Send to

Choose Destination
See comment in PubMed Commons below
Exp Hematol. 2002 Nov;30(11):1333-8.

Radiation pneumonitis in mice: a severe injury model for pneumocyte engraftment from bone marrow.

Author information

Department of Pathology, New York University School of Medicine, New York, NY 10016, USA.



To better understand the process by which pneumocytes can be derived from bone marrow cells, we investigated the in vivo kinetics of such engraftment following lethal irradiation.


A cohort of lethally irradiated B6D2F1 female mice received whole bone marrow transplants (BMT) from age-matched male donors and were sacrificed at days 1, 3, 5, and 7 and months 2, 4, and 6 post-BMT (n = 3 for each time point). Additionally, 2 female mice who had received 200 male fluorescence-activated cell sorter (FACS)-sorted CD34(+)lin(-) cells were sacrificed 8 months post-BMT.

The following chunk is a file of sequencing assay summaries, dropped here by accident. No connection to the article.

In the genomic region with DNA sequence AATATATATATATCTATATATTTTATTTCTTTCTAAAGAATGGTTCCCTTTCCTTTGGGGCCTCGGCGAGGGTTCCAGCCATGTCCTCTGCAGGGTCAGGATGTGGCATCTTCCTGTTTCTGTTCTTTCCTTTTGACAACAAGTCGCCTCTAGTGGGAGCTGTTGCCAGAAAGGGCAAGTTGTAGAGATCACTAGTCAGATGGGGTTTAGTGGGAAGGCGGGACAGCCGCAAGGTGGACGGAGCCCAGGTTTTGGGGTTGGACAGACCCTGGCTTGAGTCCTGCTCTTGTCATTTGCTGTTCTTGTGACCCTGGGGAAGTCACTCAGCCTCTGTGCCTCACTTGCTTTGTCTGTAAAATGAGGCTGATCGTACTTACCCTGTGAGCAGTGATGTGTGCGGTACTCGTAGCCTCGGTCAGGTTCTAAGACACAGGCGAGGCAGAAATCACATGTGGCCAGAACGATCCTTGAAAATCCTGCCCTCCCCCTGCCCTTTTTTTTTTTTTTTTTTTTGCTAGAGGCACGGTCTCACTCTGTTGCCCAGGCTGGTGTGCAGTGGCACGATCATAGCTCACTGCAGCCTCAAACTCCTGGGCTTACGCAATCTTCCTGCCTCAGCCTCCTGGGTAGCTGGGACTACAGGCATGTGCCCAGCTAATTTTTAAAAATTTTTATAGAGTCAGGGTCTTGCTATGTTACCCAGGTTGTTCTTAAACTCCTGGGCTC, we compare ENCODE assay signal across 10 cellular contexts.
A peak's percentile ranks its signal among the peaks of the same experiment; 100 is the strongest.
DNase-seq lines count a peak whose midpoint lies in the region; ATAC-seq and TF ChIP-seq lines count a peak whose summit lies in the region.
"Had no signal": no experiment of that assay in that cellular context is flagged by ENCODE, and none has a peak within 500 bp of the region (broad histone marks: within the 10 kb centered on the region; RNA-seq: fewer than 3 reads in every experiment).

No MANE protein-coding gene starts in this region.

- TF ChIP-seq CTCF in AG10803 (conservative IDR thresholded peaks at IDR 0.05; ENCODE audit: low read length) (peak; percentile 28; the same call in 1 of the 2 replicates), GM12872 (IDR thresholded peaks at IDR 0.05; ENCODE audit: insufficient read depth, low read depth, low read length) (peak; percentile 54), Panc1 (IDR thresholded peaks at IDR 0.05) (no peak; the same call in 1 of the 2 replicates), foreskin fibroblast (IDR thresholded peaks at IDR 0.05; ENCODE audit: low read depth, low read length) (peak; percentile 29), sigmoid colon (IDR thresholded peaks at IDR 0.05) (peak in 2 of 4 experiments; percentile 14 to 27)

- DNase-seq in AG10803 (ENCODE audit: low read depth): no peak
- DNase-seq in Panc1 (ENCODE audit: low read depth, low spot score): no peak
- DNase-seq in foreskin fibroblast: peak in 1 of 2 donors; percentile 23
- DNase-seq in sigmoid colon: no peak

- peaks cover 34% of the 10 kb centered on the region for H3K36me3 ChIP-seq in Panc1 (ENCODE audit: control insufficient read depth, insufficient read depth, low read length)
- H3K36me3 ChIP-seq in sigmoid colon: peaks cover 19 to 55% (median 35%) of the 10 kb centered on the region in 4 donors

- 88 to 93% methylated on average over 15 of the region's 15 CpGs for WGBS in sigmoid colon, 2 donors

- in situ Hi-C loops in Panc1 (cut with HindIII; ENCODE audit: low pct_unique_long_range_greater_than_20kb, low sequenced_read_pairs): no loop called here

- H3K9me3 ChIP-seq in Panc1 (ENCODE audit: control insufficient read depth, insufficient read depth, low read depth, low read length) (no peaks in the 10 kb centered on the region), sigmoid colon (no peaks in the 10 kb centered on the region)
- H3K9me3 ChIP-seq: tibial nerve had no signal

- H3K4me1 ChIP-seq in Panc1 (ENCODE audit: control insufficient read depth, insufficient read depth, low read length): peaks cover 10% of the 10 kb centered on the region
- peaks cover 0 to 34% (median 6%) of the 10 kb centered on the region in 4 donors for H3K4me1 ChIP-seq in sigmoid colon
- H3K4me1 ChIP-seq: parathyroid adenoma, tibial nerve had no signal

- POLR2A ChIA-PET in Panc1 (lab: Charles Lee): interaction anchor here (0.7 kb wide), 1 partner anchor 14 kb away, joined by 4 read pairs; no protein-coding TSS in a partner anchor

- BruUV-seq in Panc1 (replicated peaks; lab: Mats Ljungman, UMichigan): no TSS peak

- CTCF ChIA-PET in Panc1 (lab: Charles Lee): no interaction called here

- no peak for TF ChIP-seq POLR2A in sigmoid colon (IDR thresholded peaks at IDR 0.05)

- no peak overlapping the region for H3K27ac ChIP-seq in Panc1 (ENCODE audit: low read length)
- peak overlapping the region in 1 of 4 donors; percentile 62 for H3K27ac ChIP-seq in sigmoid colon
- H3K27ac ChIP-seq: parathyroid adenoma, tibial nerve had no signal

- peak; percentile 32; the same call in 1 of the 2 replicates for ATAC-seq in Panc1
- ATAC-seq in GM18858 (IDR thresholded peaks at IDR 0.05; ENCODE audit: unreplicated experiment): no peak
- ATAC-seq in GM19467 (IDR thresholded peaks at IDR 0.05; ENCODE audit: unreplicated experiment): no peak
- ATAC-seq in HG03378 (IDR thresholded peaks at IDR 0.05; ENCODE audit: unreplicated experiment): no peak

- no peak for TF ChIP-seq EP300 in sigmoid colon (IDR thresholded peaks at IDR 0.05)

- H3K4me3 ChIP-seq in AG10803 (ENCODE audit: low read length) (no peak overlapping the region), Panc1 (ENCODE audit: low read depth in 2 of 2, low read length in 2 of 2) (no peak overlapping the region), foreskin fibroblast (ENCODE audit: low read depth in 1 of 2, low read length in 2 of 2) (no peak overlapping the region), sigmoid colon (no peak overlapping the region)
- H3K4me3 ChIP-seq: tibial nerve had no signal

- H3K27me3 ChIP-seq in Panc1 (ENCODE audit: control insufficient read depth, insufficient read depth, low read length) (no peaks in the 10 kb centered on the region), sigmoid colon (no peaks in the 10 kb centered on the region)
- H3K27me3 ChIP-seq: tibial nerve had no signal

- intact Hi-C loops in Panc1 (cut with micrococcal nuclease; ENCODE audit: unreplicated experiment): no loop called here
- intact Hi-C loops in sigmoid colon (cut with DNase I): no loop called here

Lethal irradiation caused histologic evidence of pneumonitis including alveolar breakdown and hemorrhage beginning at day 3. To identify male-derived pneumocytes, simultaneous fluorescence in situ hybridization (FISH) for Y-chromosome and surfactant B messenger RNA was performed on lung tissue. Y(+) type II pneumocytes were engrafted as early as day 5 posttransplant, and eventually from 2 to 14% of the pneumocytes were donor derived in individual mice. Co-staining for epithelial-specific cytokeratins demonstrated that by 2 months, marrow-derived pneumocytes could comprise entire alveoli, suggesting that type I cells derived from type II pneumocytes.


We conclude that alveolar lining cells derive from bone marrow cells immediately after acute injury. Also, the CD34(+)lin(-) subpopulation is capable of such pulmonary engraftment.

[Indexed for MEDLINE]
PubMed Commons home

PubMed Commons

How to join PubMed Commons

    Supplemental Content

    Full text links

    Icon for Elsevier Science
    Loading ...
    Support Center